JACKSON HOLE, WYO – So, remember that cracked boulder the park was worried would fall onto people visiting Hidden Falls in Grand Teton NP last summer?
Back in July, park authorities became aware of a rock buttress high above the Hidden Falls on the west side of Jenny Lake that was experiencing unusual fissuring. There was some concern the rocks could come loose and potentially fall onto visitors of the popular viewing area.
That story morphed into ‘fake news’ about the Yellowstone caldera of all things but in reality, a closure of Hidden Falls was ordered on July 10. That lasted a month as park officials conducted an extensive risk assessment. It wasn’t until August 10 that closures were lifted after it was determined any rockfall would likely not reach the Hidden Falls viewing area.
It turns out that assessment was exactly right. And credit the park for exercising caution on behalf of public safety. They caught some flak for closing the popular tourist attraction for a month during prime time visitation.
Park authorities today announced that the large rock buttress above the Hidden Falls viewing area on the west side of Jenny Lake in Grand Teton National Park—the same one the park has been monitoring since July—has fallen.
The extent of the debris and damage from the fallen rock was exactly what the a risk assessment and modeling that the park conducted earlier this summer said would happen.
Grand Teton National Park Deputy Superintendent Gopaul Noojibail said, “It appears that our risk assessment and modeling accurately aligned with the rock fall event that recently took place above Hidden Falls. Human safety is always the priority and our abundance of caution and the risk assessment served us and our visitors well.”
Park staff surveyed the site on Sunday, November 11 after receiving a report of the fallen rock from an employee of Exum Mountain Guides. After investigating the site and consulting with a University of Utah seismic expert who confirmed there has been no major seismic activity in the area in the last few weeks, park staff believes that recent seasonal weathering contributed to the rock fall.
Judging from snow cover, it is estimated the rockfall event happened sometime before a snowstorm on Sunday, November 4.
The crack in the rock identified earlier this summer was approximately 100 feet long and it appears that the entire length of the crack broke off or calved from the mountainside. After initial observation, it appears that the Hidden Falls Overlook did not receive any damage. Large rock debris is located about 50 yards from the overlook with small rock and tree branch debris closer to the overlook area.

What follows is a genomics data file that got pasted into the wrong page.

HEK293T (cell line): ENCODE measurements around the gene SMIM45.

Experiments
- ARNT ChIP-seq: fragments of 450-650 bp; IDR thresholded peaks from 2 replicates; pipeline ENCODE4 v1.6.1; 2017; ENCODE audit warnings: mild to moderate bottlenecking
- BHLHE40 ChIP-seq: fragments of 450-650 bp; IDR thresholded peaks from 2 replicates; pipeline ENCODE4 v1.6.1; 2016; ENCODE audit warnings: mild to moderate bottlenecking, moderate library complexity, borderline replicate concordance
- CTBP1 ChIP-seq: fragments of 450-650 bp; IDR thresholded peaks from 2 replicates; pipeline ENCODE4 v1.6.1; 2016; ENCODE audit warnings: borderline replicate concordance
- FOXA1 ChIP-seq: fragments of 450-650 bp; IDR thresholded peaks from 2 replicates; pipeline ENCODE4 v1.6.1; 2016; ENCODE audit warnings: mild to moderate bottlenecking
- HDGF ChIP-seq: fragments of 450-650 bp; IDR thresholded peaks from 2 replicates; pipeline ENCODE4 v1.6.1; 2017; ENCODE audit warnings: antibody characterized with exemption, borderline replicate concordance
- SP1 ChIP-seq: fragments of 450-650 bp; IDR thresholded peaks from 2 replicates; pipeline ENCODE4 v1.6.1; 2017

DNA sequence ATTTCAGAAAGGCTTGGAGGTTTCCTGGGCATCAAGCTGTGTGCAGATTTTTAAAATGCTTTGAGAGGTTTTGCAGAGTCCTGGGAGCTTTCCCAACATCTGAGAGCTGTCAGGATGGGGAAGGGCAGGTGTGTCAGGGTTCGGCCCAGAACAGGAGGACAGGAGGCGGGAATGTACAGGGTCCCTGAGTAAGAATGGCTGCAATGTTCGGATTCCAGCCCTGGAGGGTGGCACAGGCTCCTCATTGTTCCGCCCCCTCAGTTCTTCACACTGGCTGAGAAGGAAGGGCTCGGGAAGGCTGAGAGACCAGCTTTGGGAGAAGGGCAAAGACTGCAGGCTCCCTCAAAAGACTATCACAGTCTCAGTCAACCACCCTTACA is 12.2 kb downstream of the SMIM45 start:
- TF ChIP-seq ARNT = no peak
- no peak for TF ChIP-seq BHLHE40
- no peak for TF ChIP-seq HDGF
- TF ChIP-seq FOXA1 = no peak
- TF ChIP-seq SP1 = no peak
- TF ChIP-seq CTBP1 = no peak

Park staff hopes to retrieve data from electronic monitoring equipment that was installed earlier this year to learn more about the incident.
In July an emergency closure was implemented in the Hidden Falls area for human safety due to the expanding crack in the large rock buttress above the Hidden Falls viewing area. During the closure, National Park Service staff implemented multiple methods to monitor the situation and developed a risk assessment for potential rock fall. Subject matter experts from the National Park Service Geologic Resources Division, Yosemite National Park, and United States Geological Survey Landslide Hazards Program were consulted.
Based on the risk assessment that used field observations and modeling regarding what would happen if the rock buttress were to come loose and fall, most of the Hidden Falls viewing area was reopened to the public in early August. The modeling indicated that rock fall, if it did occur, would be unlikely to reach the viewing area due to distance and terrain. A small closure remains in effect west of the viewing area.
“I am pleased that our risk assessment was accurate regarding the extent of debris and that we took subsequent actions to reduce the risk of possible injuries in a very popular area of the park,” Noojibail said. He added that any additional actions that may take place in the area will be based on further assessment, most of which will occur in the late spring or early summer.
Rockfall is a part of the naturally dynamic environment of mountains, and is always an inherent risk when traveling in the Teton Mountain Range. As a relatively young mountain range, the Tetons are still rising and actively eroding.
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